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In re Cory S.

NEW YORK SUPREME COURT, APPELLATE DIVISION, FOURTH DEPARTMENT


February 11, 2010

IN THE MATTER OF CORY S., AND ANOTHER.
ONONDAGA COUNTY DEPARTMENT OF SOCIAL SERVICES, RESPONDENT;
v.
TERRY W., APPELLANT, ET AL., RESPONDENT.

Appeal from an order of the Family Court, Onondaga County (Martha E. Mulroy, J.), entered November 16, 2007 in a proceeding pursuant to Family Court Act article 10. The order, insofar as appealed from, adjudged that respondent Terry W. abused her daughter and derivatively neglected her son.

Published by New York State Law Reporting Bureau pursuant to Judiciary Law § 431.

As corrected through Wednesday, March 31, 2010

It is hereby ordered that the order so appealed from is unanimously affirmed without costs.

Memorandum

In this proceeding pursuant to article 10 of the Family Court Act, respondent mother appeals from an order of fact-finding and disposition adjudging that she abused her daughter and derivatively neglected her son. We reject the mother's contention that Family Court erred in admitting in evidence the out-of-court statements of a child who was not a subject of this proceeding (see Matter of Ian H., 42 AD3d 701, 702 [2007], lv denied 9 NY3d 814 [2007]). The mother failed to object to the admission in evidence of the daughter's medical records on the grounds raised on appeal and thus failed to preserve her current contentions with respect to those records for our review (see Matter of Pauline E. v Renelder P., 37 AD3d 1145, 1146 [2007]; Matter of James E., 17 AD3d 871, 873 [2005]). Contrary to the mother's further contention, the findings of abuse and derivative neglect are supported by the requisite preponderance of the evidence (see Family Ct Act § 1046 [b] [i]). Petitioner established that the mother "knew or should reasonably have known" that her daughter was in danger of being physically and sexually abused by her adult son (Matter of Sara X., 122 AD2d 795, 796 [1986], appeal dismissed 69 NY2d 707 [1986]; see Matter of Lynelle W., 177 AD2d 1008 [1991]), "and that 'a reasonably prudent parent would have acted differently and, in so doing, prevented the injury' " (Matter of Rhiannon B., 237 AD2d 935 [1997]). The finding of derivative neglect with respect to the son who is the subject of this proceeding was proper because the mother, by allowing the daughter to be abused, thereby "demonstrated a fundamental defect in [her] understanding of the duties and obligations of parenthood and created an atmosphere detrimental to the physical, mental and emotional well-being of the son as well" (Lynelle W., 177 AD2d at 1009; see Matter of Derrick C., 52 AD3d 1325, 1326 [2008], lv denied 11 NY3d 705 [2008]).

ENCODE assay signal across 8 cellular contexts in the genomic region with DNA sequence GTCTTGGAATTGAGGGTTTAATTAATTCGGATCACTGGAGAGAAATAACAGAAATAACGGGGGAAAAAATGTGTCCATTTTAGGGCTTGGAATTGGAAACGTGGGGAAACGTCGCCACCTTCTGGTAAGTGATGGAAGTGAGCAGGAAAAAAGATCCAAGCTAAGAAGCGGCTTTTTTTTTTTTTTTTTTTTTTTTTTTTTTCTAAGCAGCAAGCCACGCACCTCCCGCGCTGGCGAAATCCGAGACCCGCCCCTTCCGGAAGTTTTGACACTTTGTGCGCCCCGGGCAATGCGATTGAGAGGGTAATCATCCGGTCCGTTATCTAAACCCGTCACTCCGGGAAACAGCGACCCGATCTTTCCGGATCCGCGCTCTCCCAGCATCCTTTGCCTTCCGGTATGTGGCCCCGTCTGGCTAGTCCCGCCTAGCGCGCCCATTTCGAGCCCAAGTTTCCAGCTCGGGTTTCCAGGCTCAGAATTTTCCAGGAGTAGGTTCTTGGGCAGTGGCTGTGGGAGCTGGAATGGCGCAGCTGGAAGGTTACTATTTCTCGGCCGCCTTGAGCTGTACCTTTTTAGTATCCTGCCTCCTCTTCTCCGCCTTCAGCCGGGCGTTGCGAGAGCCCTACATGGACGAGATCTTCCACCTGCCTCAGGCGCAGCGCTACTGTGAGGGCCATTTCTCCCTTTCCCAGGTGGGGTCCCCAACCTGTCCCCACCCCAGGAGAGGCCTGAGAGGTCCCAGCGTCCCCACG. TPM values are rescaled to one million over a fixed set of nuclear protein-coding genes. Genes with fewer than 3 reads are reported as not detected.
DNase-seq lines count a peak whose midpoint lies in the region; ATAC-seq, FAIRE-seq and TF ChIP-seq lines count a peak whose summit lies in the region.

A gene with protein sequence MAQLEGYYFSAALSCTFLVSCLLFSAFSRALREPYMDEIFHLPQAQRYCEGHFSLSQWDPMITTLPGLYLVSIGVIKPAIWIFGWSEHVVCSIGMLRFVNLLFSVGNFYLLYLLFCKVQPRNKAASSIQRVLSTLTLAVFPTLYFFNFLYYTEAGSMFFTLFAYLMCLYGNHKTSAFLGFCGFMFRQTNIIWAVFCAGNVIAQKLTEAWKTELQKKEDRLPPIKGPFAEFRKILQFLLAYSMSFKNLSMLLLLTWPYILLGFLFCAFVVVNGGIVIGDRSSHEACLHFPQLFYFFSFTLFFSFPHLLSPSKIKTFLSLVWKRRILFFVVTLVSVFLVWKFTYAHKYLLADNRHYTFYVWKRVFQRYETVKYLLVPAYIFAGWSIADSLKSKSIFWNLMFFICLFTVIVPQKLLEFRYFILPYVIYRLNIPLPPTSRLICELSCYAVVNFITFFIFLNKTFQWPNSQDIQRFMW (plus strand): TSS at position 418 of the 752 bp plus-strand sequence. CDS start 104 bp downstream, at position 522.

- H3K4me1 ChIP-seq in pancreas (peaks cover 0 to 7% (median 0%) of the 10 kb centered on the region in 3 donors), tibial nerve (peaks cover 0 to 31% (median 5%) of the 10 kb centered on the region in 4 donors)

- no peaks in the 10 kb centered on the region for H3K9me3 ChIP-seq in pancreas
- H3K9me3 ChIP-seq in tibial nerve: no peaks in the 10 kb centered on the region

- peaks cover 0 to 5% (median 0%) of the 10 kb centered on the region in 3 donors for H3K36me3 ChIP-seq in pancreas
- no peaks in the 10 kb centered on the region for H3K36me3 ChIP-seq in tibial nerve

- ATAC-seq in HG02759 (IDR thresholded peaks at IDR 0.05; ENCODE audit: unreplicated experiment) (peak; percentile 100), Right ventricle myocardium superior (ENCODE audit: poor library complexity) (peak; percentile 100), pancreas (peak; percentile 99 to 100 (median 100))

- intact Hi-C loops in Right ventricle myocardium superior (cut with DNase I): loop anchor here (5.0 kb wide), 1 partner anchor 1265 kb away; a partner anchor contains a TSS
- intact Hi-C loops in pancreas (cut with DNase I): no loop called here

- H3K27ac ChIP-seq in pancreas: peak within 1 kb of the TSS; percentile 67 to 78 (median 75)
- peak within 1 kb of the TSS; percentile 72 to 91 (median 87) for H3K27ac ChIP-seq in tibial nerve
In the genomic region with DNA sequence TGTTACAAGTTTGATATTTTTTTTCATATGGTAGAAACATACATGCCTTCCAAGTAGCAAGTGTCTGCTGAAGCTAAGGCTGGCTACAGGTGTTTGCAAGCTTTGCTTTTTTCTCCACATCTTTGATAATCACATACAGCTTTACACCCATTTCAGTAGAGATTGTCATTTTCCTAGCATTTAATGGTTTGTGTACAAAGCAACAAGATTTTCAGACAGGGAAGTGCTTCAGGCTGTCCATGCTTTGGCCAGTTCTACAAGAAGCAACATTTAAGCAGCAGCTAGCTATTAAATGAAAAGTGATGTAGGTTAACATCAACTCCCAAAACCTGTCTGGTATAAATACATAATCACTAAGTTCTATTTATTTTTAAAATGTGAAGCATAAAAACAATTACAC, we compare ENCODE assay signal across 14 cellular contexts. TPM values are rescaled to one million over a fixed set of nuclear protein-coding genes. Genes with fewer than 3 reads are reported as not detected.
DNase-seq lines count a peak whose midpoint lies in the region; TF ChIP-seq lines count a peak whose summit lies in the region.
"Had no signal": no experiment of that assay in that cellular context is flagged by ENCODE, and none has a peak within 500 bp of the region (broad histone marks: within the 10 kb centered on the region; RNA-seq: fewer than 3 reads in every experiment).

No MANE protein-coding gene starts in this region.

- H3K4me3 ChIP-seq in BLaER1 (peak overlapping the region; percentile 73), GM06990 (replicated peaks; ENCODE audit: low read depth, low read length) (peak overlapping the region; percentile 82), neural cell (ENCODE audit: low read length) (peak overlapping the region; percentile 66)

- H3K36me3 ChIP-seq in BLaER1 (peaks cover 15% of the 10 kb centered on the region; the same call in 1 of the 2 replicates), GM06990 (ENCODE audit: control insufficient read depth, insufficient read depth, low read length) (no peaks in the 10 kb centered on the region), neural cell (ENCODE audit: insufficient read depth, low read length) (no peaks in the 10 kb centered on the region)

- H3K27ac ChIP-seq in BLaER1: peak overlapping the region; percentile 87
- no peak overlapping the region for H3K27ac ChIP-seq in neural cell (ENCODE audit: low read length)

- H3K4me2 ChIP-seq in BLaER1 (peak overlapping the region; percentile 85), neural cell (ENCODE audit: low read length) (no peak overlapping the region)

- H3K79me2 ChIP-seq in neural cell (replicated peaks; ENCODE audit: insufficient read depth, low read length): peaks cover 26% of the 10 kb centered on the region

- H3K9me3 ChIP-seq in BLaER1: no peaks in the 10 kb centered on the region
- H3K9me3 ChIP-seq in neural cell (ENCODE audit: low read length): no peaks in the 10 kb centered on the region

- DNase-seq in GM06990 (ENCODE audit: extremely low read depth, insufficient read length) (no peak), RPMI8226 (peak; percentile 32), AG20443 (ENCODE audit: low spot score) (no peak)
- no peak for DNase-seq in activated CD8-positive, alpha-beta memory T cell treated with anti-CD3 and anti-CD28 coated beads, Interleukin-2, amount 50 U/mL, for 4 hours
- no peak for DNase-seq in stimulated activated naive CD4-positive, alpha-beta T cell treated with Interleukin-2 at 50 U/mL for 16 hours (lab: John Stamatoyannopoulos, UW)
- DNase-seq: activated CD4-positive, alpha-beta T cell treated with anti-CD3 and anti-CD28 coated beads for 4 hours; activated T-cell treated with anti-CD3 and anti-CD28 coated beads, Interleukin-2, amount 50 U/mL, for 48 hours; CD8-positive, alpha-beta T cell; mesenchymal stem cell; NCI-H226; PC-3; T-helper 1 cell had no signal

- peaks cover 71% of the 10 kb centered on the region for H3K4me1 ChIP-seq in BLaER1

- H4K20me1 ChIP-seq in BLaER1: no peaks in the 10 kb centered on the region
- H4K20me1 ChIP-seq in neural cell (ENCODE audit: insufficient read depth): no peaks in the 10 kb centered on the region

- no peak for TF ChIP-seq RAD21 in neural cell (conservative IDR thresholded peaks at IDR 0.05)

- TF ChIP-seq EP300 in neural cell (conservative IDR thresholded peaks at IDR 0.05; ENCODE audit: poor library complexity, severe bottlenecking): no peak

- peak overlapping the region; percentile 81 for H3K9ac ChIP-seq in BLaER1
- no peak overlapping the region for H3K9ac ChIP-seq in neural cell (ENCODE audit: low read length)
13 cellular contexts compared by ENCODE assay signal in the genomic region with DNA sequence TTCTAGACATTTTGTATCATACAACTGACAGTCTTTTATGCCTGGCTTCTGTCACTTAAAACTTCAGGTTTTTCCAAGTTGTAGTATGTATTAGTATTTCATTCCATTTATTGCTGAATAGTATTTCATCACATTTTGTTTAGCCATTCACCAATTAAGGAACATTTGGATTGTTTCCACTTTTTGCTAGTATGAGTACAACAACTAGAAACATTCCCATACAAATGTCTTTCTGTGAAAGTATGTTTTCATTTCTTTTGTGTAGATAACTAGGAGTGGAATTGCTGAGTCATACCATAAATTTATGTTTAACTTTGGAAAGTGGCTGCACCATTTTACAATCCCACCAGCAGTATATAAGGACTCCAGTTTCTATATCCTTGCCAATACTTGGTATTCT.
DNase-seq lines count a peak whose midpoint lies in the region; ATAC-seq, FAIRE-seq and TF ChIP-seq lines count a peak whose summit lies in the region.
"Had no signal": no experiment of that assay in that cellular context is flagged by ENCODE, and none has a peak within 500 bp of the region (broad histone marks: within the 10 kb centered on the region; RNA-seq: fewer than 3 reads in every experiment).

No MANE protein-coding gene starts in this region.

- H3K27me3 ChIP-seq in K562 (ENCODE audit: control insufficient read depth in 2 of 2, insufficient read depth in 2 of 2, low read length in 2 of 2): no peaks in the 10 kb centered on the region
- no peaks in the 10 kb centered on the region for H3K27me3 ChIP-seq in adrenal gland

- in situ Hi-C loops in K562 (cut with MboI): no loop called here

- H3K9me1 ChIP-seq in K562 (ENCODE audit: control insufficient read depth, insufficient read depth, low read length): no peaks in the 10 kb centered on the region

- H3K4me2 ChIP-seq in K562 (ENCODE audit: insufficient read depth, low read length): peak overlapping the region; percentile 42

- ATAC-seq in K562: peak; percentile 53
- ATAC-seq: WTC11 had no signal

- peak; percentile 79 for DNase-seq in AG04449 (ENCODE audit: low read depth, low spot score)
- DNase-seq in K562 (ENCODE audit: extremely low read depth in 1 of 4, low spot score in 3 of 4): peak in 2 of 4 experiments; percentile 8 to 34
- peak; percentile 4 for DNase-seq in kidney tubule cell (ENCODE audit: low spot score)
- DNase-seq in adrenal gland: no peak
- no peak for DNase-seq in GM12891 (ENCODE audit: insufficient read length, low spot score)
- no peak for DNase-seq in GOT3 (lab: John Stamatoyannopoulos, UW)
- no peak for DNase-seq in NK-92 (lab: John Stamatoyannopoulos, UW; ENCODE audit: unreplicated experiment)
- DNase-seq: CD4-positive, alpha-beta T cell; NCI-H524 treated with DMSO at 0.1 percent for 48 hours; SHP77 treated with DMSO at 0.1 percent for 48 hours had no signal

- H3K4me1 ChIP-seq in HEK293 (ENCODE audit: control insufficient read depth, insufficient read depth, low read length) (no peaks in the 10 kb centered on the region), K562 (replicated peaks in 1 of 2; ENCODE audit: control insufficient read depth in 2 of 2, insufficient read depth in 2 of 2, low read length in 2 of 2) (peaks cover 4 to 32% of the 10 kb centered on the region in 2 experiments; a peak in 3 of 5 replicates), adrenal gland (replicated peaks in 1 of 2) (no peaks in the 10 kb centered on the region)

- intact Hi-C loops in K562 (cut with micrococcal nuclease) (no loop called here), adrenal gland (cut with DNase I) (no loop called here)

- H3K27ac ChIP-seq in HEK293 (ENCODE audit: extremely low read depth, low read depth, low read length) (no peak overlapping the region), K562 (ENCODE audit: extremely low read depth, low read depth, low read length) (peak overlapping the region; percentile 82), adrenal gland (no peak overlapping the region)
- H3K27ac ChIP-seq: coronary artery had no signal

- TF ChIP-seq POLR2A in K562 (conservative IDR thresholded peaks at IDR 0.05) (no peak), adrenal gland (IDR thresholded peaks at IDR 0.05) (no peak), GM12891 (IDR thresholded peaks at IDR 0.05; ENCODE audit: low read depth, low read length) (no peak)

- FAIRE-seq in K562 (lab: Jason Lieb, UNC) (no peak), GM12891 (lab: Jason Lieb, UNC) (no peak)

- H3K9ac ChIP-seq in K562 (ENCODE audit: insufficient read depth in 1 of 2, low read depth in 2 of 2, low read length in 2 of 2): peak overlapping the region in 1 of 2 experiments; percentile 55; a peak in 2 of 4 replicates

Present--Scudder, P.J., Centra, Fahey and Green, JJ.

20100211

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